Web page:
During the 1950s members of the (so called) “beat generation” began to embrace aspects of African-American culture. The paradigm shifted from the formalised writing style of the past decades towards spontaneity and freedom. Jazz poetry was seen as a strong statement against the stultifying constraints of fifties society. Poets such as Lawrence Ferlinghetti and Allen Ginsberg collaborated with jazz musicians like Stan Getz. Jack Kerouac famously recorded Poetry For The Beat Generation (Hanover 1959) with Steve Allen on piano. The Afro-american poet Langston Hughes was featured reciting his poetry on the album Weary Blues (MGM, 1959) with music by Charles Mingus and also contributed lyrics to Randy Weston’s Uhuru Afrika (Roulette, 1960).
In the 1960s, Beat poet Amiri Baraka and revived the idea of jazz poetry from the perspective of the afro-american experience. In the early seventies the baton was taken up by Gil Scott-Heron, in his spoken-word albums such as Small Talk At 125th And Lenox (Flying Dutchman 1970) And of course rap continues the tradition into the 21st century. Rappers such as Guru embracing jazz as a form to frame their lyrical ideas. And more recently Jazz musicians such as Soweto Kinch have used rap in their music.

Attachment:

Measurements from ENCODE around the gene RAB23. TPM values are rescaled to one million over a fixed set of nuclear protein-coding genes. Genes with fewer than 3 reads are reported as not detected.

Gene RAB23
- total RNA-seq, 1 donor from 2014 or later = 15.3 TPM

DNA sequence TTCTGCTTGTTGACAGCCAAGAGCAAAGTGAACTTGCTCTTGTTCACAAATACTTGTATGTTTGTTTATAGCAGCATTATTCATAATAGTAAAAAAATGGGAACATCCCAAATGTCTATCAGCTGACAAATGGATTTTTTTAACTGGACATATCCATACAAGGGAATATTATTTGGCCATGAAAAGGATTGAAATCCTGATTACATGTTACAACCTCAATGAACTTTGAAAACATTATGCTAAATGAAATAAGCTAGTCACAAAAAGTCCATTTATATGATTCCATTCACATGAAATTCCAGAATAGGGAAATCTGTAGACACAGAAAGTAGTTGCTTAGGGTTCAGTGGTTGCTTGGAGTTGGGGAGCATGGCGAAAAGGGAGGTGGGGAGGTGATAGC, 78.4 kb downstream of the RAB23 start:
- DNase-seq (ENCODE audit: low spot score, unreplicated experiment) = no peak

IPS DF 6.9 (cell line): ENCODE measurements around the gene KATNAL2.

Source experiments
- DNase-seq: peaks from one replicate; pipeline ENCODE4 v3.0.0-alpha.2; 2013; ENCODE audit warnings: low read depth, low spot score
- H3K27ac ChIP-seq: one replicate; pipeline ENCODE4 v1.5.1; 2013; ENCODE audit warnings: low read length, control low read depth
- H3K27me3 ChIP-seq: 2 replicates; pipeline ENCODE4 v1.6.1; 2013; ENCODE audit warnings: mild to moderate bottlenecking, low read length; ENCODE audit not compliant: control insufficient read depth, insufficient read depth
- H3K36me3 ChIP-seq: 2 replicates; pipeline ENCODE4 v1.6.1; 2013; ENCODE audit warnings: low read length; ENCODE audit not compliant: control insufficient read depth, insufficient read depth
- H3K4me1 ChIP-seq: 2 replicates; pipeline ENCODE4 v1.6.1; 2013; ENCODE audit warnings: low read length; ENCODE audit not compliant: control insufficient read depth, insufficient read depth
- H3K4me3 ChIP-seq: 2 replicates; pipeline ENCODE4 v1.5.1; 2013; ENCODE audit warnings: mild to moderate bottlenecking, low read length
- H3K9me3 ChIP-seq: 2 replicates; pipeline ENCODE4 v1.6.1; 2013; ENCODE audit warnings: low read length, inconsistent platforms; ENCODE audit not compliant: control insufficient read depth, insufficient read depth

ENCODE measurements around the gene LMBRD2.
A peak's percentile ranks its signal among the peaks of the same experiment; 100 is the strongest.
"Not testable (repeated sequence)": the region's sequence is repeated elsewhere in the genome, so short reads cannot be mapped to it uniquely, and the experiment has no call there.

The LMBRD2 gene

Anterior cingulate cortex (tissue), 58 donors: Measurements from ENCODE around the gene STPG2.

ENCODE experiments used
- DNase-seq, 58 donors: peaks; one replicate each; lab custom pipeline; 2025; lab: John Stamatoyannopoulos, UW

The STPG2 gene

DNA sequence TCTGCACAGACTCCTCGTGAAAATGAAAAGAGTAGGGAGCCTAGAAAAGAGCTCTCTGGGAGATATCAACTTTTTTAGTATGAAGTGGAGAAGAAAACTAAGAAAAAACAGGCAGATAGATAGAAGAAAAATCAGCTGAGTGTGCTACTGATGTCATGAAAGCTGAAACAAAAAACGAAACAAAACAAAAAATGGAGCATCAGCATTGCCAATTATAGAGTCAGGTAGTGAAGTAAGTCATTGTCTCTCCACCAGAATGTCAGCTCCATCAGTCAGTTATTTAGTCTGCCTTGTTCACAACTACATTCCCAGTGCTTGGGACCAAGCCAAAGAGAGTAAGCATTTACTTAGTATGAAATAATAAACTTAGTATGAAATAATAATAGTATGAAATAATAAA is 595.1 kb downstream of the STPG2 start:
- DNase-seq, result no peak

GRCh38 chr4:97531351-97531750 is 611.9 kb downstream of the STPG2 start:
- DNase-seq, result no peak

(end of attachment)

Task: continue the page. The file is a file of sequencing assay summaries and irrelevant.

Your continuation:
Jazz poetry seems to divide people – they either like or loath it! But like all forms of writing and music – there is good and bad. I have posted a mix of MIxcloud that gives some examples. The mix ranges across a cross section of types and styles concentrating on the fifties and sixties – some you might like, some you might hate. Give it a try. To access the mix – click on the image above. If you enjoy please Tweet or leave a message.